wherein said flotation means is adapted to be movable, after inflation, by means of force exerted by said handle means, in an arc of at least 90 degrees about said hull.
3. The apparatus of claim 2 wherein said flotation means has a volume of approximately two cubic feet when inflated.
4. The apparatus of claim 2, further comprising valve means for deflating said flotation means.
5. The apparatus of claim 2, further comprising means for orally inflating said flotation means.
6. The apparatus of claim 2, further comprising means for attaching a paddle to said flotation means.
7. The apparatus of claim 2, further comprising valve means for deflating and orally inflating said flotation means, and means for attaching a paddle to said flotation means.
8. Apparatus for aiding an occupant in righting a capsized kayak, said kayak having a hull, comprising:
a) inflatable means for flotation having a volume when inflated of at least one cubic foot, and adapted for positioning to one side only of said hull, spaced from said hull, when inflated;
b) means for rapidly inflating said flotation means to a volume of at least one cubic foot;
c) handle means connected to said flotation means, adapted for
i) grasping by a human hand, and for
ii) transferring force to said flotation means from a point proximate to said flotation means; and
d) means for holding said flotation means in relation to said kayak, adapted so that action of a human hand in continual grasp with said handle means is sufficient to release said flotation means to a position spaced from said hull of said kayak;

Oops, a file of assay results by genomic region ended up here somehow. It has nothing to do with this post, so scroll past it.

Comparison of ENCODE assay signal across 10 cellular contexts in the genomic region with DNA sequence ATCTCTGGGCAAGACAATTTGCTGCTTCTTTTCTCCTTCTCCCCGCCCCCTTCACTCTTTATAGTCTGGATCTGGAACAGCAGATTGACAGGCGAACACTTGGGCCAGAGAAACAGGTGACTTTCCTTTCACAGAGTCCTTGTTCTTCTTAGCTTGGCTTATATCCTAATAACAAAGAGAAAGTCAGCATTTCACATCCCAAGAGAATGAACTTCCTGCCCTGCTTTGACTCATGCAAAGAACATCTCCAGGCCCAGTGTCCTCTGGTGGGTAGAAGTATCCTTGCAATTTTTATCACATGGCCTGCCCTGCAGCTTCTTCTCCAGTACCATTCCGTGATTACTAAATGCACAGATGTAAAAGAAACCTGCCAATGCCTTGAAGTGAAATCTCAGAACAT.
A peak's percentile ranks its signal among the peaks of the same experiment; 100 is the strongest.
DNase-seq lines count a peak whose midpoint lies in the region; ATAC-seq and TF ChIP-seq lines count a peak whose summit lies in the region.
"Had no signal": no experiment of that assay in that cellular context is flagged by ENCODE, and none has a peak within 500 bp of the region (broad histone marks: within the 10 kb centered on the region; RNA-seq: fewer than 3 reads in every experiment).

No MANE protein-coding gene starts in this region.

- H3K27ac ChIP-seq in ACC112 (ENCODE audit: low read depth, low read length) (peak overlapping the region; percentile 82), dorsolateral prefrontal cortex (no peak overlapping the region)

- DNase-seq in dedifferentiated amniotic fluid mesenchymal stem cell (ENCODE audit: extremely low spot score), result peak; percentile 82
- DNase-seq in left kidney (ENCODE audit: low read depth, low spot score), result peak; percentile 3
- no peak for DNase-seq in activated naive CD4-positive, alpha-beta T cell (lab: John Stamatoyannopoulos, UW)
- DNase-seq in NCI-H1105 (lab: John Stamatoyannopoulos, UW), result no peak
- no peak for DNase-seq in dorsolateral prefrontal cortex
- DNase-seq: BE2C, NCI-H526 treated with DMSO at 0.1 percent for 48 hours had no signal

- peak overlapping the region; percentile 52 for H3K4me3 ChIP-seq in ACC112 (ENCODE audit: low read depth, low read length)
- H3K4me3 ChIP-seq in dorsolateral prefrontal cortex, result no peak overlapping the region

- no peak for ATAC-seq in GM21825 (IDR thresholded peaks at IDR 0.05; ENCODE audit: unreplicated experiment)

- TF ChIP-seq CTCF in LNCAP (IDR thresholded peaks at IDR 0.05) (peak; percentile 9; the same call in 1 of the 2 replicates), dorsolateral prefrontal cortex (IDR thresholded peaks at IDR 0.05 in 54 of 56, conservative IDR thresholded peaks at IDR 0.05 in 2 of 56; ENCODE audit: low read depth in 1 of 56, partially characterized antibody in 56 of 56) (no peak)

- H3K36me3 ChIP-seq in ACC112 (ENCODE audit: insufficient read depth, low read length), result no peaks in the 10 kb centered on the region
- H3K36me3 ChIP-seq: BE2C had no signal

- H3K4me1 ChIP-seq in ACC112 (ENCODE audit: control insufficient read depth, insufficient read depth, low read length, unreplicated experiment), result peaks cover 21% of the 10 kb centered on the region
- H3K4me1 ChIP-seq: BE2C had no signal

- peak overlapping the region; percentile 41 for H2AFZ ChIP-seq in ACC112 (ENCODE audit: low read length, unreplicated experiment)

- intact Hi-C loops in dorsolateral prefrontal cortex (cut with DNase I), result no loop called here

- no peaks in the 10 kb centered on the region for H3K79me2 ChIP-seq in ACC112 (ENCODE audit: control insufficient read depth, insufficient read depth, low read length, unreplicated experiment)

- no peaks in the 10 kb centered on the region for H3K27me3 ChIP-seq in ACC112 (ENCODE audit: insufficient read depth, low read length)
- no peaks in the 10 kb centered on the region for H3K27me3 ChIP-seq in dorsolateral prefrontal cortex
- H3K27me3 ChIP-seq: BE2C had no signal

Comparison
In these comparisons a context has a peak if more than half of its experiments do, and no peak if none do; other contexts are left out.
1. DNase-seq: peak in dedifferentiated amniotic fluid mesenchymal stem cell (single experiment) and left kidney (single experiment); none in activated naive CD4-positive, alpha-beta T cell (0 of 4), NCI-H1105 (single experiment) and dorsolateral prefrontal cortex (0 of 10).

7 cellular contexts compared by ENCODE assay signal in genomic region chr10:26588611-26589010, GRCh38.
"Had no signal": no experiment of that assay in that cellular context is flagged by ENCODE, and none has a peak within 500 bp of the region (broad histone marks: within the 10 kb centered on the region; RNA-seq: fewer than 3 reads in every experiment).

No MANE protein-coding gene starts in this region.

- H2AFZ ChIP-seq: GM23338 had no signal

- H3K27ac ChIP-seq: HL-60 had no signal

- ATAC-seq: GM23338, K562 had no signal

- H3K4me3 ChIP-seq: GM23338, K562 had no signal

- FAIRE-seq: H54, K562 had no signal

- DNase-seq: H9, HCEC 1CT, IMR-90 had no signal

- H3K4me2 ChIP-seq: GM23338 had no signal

wherein said flotation means is adapted to be movable relative to said hull, after inflation, by means of force exerted by said handle means, in an arc of at least 90 degrees relative to said hull.
9. The apparatus of claim 8, further comprising valve means for deflating said flotation means.
10. The apparatus of claim 8, further comprising means for orally inflating said flotation means.
11. The apparatus of claim 8, further comprising means for attaching a paddle to said flotation means.
12. The apparatus of claim 8, further comprising valve means for deflating and orally inflating said flotation means, and means for attaching a paddle to said flotation means.
13. The apparatus of claim 2 further comprising means for holding said flotation means in relation to said kayak, adapted so that action of a hand in continual grasp with said handle means is sufficient to release said flotation means to a position spaced from said hull of said kayak.
14. An apparatus as claimed in claim 13, further comprising valve means for deflating and orally inflating said flotation means, and means for attaching a paddle to said flotation means.
15. An apparatus as claimed in claim 13, wherein said means for inflating comprises:
a) a cartridge of compressed gas with a perforable seal;
b) puncturing means having a sharp point for puncturing said seal, and adapted to be movable to a position to puncture said seal;
c) means for biasing said puncturing means in a direction away from said seal; and
d) a slidable triggering element adapted to move in relation to said puncturing means and thereby cause said puncturing means to move into said puncturing position.